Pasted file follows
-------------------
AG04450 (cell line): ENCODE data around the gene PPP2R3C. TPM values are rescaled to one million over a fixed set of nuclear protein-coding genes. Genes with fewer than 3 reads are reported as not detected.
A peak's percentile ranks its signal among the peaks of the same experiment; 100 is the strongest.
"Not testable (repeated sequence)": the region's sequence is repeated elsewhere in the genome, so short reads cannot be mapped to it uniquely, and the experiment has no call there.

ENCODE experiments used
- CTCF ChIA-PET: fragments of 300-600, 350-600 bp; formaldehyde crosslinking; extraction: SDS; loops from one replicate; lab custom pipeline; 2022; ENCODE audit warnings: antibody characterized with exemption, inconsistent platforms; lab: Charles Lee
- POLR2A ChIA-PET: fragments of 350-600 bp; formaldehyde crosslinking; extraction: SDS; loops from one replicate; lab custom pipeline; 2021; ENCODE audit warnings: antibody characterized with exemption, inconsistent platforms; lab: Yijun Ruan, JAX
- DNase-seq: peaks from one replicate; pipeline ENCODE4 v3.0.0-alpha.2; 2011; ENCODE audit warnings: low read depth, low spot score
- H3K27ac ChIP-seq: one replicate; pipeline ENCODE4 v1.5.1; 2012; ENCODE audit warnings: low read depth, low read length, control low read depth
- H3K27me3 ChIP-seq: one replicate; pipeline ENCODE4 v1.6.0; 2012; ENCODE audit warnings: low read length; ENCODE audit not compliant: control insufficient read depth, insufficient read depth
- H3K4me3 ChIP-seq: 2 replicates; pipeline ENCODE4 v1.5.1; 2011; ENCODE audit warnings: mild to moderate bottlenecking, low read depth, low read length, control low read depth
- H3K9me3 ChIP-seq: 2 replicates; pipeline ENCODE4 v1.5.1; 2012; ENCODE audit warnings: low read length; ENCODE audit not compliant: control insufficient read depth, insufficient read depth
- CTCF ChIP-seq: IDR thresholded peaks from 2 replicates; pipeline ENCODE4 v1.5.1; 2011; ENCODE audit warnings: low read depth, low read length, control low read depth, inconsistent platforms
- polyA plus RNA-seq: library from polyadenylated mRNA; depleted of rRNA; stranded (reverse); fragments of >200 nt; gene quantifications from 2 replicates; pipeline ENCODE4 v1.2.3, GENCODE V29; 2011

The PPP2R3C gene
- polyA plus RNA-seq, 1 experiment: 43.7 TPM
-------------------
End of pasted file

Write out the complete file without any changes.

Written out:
AG04450 (cell line): ENCODE data around the gene PPP2R3C. TPM values are rescaled to one million over a fixed set of nuclear protein-coding genes. Genes with fewer than 3 reads are reported as not detected.
A peak's percentile ranks its signal among the peaks of the same experiment; 100 is the strongest.
"Not testable (repeated sequence)": the region's sequence is repeated elsewhere in the genome, so short reads cannot be mapped to it uniquely, and the experiment has no call there.

ENCODE experiments used
- CTCF ChIA-PET: fragments of 300-600, 350-600 bp; formaldehyde crosslinking; extraction: SDS; loops from one replicate; lab custom pipeline; 2022; ENCODE audit warnings: antibody characterized with exemption, inconsistent platforms; lab: Charles Lee
- POLR2A ChIA-PET: fragments of 350-600 bp; formaldehyde crosslinking; extraction: SDS; loops from one replicate; lab custom pipeline; 2021; ENCODE audit warnings: antibody characterized with exemption, inconsistent platforms; lab: Yijun Ruan, JAX
- DNase-seq: peaks from one replicate; pipeline ENCODE4 v3.0.0-alpha.2; 2011; ENCODE audit warnings: low read depth, low spot score
- H3K27ac ChIP-seq: one replicate; pipeline ENCODE4 v1.5.1; 2012; ENCODE audit warnings: low read depth, low read length, control low read depth
- H3K27me3 ChIP-seq: one replicate; pipeline ENCODE4 v1.6.0; 2012; ENCODE audit warnings: low read length; ENCODE audit not compliant: control insufficient read depth, insufficient read depth
- H3K4me3 ChIP-seq: 2 replicates; pipeline ENCODE4 v1.5.1; 2011; ENCODE audit warnings: mild to moderate bottlenecking, low read depth, low read length, control low read depth
- H3K9me3 ChIP-seq: 2 replicates; pipeline ENCODE4 v1.5.1; 2012; ENCODE audit warnings: low read length; ENCODE audit not compliant: control insufficient read depth, insufficient read depth
- CTCF ChIP-seq: IDR thresholded peaks from 2 replicates; pipeline ENCODE4 v1.5.1; 2011; ENCODE audit warnings: low read depth, low read length, control low read depth, inconsistent platforms
- polyA plus RNA-seq: library from polyadenylated mRNA; depleted of rRNA; stranded (reverse); fragments of >200 nt; gene quantifications from 2 replicates; pipeline ENCODE4 v1.2.3, GENCODE V29; 2011

The PPP2R3C gene
- polyA plus RNA-seq, 1 experiment: 43.7 TPM